Friday, December 10, 2010

Review of "Luka and the Fire of Life" by Salmon Rushdie

I have known the name and story of Salmon Rushdie ever since he wrote and published "The Satanic Verses," but I had not taken the time to read him until I became aware of "Luka and the Fire of Life." What a marvelous little book. Reading it filled me with delight.

Rushdie has dedicated this book to his second son, much as he had dedicated "Haroun and the Sea Stories" to his oldest son. This present tale involves a family - father, mother and two sons - that seems to be a fictionalized version of Rushdie's own family. Luka pronounces a curse on a circus ringmaster who has been abusing the circus animals. He is astonished to discover that he has magic powers and the curse has actually worked. In retaliation, the ring master places a counter-curse of Luka's father, who falls into a deep sleep from which he seems to be drifting away into nothingness. Luka learns that the only way to save his father's life and return him to the land of the living, is to venture into the Magic World and steal the Fire of Life. And so begins his series of adventures - and misadventures.

I could picture Rushdie having fun writing this tale and reading it to his son. The book will delight children with its rich characters and constant pitting of good versus evil. It will also delight adults who will notice Rushdie's abundant use of literary allusions and tipping of his hat to countless familiar fairy tales and books of adventure. I will offer a partial list of the literary tributes he pays, but I eventually stopped counting them because there was a steady stream of them. Rushdie offers a nod of appreciation and recognition to "The Phantom Toll Booth," "Alice and Wonderland," Jason and the Argonauts, countless Disney tales, Arlo Guthrie, 1001 Arabian Nights, Sherlock Holmes, "Back to the Future," Shakespeare and the traditional Protestant hymnal!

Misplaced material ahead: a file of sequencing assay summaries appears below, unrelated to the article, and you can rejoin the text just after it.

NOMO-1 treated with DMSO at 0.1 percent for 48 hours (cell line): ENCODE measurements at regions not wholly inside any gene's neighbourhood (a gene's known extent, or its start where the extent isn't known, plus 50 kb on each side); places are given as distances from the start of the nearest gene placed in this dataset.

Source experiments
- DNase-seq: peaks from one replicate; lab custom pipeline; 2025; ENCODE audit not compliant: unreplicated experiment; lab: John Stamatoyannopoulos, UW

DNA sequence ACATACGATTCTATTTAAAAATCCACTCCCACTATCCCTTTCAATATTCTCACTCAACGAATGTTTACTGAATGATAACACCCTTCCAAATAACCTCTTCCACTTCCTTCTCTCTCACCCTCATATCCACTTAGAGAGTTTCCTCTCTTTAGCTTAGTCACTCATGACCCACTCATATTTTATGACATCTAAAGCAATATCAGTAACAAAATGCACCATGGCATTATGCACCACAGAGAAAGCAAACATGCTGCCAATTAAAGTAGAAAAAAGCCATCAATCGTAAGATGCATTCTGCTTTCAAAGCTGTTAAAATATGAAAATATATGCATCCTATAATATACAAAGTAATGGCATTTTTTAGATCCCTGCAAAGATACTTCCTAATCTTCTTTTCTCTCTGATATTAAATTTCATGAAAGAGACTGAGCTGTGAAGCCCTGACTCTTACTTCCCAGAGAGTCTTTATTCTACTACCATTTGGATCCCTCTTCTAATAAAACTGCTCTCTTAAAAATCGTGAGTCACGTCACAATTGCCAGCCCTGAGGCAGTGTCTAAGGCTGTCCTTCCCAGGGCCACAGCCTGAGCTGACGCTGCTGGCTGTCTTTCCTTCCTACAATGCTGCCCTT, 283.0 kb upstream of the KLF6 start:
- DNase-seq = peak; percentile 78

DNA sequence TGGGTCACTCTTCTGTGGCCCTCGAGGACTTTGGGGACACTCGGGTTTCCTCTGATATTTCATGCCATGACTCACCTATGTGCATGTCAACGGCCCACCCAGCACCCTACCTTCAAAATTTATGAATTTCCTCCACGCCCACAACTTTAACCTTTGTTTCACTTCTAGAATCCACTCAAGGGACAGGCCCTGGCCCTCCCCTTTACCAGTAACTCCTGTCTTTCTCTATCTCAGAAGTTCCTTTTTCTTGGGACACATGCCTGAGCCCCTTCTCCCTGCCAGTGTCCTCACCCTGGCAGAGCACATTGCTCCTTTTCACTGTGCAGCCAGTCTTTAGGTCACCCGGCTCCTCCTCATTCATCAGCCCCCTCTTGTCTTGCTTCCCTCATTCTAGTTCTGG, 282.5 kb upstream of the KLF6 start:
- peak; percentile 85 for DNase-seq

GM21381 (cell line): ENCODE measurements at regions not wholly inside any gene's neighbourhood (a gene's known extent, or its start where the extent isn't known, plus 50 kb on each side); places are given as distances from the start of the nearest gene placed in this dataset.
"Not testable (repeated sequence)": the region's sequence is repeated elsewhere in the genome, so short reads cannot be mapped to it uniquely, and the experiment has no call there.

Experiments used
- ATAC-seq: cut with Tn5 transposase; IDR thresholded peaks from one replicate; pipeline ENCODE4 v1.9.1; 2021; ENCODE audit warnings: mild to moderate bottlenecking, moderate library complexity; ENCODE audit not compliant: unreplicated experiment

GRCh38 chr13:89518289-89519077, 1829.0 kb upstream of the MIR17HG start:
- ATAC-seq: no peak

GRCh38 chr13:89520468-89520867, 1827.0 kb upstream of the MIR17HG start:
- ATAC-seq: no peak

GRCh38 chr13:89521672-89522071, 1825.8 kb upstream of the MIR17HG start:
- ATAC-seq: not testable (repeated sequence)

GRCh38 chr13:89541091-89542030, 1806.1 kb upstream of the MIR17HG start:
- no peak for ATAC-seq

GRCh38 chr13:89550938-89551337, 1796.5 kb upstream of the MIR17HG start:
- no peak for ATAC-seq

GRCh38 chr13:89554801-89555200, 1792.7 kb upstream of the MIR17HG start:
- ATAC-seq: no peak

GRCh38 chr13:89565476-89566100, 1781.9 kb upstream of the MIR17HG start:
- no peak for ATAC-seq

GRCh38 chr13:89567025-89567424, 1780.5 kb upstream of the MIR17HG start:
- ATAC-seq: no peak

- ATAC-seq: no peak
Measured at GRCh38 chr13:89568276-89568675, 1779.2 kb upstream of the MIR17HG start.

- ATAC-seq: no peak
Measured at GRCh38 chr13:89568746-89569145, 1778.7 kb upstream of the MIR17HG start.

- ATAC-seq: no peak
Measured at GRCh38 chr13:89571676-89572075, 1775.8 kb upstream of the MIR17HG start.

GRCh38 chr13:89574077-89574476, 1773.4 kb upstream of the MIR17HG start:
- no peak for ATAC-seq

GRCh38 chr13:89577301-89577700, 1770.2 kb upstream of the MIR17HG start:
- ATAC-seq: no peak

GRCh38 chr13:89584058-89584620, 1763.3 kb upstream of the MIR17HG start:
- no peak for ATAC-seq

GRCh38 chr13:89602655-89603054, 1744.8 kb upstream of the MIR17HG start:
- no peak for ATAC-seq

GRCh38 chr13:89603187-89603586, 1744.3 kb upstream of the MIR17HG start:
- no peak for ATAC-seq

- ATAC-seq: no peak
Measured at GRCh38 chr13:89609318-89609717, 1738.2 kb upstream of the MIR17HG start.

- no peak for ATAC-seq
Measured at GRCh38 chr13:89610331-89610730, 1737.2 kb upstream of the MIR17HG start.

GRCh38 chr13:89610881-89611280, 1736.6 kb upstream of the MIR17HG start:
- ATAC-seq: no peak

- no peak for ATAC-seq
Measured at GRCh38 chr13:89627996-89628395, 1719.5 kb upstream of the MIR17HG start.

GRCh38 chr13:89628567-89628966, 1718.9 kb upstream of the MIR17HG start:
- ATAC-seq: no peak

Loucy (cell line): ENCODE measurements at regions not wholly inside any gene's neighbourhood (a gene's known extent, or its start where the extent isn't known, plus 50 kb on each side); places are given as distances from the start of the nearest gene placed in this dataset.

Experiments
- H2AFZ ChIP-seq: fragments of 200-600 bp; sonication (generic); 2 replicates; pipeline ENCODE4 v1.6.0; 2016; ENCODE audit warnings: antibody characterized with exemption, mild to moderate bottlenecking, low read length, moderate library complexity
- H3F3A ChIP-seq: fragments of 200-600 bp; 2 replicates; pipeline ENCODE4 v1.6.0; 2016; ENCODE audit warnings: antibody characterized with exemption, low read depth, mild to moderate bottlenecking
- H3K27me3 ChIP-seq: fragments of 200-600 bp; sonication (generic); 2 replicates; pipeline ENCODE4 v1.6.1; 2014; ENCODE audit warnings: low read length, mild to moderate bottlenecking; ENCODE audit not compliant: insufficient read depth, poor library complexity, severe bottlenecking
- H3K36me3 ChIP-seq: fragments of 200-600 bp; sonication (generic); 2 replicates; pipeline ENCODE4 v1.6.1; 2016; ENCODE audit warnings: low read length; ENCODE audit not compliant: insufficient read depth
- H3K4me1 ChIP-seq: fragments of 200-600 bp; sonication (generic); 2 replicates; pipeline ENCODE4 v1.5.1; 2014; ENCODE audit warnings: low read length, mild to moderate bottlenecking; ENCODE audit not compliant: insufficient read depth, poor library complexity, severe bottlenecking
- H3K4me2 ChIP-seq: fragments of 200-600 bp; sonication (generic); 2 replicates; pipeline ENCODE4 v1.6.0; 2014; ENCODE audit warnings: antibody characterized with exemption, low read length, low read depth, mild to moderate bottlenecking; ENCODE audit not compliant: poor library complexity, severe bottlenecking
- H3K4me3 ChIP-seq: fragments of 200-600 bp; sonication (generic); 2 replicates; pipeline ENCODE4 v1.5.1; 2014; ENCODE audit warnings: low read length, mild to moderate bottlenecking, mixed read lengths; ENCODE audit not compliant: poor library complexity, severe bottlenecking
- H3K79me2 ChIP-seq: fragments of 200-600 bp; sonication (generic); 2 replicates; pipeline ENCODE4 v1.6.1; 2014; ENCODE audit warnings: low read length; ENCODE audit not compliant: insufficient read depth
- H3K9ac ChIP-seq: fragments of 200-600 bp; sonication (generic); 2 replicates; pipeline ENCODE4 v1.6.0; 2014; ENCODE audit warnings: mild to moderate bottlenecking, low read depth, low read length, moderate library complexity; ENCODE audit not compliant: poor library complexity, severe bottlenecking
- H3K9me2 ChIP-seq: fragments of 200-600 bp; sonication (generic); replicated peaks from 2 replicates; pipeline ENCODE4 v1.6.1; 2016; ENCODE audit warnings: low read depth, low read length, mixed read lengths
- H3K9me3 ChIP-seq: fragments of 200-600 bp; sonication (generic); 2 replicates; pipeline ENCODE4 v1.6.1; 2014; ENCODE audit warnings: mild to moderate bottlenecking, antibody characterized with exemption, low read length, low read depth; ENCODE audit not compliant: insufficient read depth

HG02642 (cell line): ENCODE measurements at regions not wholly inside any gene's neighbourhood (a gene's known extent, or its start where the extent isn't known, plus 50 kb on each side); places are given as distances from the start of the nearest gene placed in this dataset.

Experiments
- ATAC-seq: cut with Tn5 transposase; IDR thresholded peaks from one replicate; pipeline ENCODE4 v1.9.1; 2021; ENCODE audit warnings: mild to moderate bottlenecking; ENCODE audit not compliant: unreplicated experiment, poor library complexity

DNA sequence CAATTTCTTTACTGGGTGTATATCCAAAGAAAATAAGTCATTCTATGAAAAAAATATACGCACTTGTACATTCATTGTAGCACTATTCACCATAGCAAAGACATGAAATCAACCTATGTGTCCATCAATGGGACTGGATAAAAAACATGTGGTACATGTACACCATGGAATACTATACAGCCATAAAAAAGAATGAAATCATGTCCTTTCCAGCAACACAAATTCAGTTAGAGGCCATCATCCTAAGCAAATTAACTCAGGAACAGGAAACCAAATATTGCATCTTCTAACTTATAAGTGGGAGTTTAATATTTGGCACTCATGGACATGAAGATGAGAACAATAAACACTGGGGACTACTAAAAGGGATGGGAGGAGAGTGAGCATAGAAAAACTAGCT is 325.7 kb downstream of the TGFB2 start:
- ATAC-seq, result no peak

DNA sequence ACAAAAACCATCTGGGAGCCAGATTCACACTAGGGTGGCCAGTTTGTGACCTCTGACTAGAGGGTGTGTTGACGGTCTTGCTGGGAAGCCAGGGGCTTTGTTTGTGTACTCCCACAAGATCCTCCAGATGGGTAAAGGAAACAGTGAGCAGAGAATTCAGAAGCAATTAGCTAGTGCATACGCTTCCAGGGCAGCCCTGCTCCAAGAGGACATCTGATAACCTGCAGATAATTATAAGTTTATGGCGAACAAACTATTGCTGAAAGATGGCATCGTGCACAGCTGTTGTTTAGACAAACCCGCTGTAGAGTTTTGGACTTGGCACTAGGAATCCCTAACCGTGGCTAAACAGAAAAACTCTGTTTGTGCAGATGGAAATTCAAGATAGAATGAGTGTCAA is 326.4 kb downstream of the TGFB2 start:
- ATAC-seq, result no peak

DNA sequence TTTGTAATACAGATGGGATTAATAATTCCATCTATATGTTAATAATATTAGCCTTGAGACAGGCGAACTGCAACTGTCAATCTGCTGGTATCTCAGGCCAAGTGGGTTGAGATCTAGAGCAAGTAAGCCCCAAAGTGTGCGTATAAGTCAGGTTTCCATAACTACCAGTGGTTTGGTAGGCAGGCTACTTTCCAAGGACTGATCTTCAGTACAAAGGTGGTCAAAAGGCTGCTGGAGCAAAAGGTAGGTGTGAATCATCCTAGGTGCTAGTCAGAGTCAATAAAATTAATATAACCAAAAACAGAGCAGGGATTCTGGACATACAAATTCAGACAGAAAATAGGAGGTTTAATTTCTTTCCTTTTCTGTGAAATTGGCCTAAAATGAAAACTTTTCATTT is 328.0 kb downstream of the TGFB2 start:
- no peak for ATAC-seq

Rushdie gives us his philosophy of storytelling and his love of using language whimsically as a plaything when he speaks to us through the voice of the chief antagonist - a harbinger of death called "Nobodaddy":

"'But that's just a story' said Luka faintly.

'Just a story?' echoed Nobodaddy in what sounded like genuine horror. 'Only a tale?' My ears must be deceiving me. Surely, young whippersnapper, you can't have made such a foolish remark. After all, you yourself are a little Drip from the Ocean of Notions, a short Blurt from the Shah of Blah. You of all boys should know that Man is a storytelling Animal, and that in stories are his identity, his meaning, and his lifeblood. Do rats tell tales? Do porpoises have narrative purposes? Do elephants elephantisize? You know as well as I do that they do not. Man alone burns with book." (Page 36)

Luka - and I suspect Rushdie's real second-born son - is enamored of video games. So the narrative of this tale is told as if Luka is traveling through many levels of a living, three-and-four-dimensional video game. He rings a bell to "save his progress" after every successful task his been completed.

This book is a veritable compendium of pop culture. Within the framework of fun and phantasmagoria, Rushdie also manages to address a serious topic. He leads us through a very serious contemplation of the nature and the power of imagination, story and fantasy in our lives and in our society.

Read this book for yourself - and read it to your kids and grand kids.

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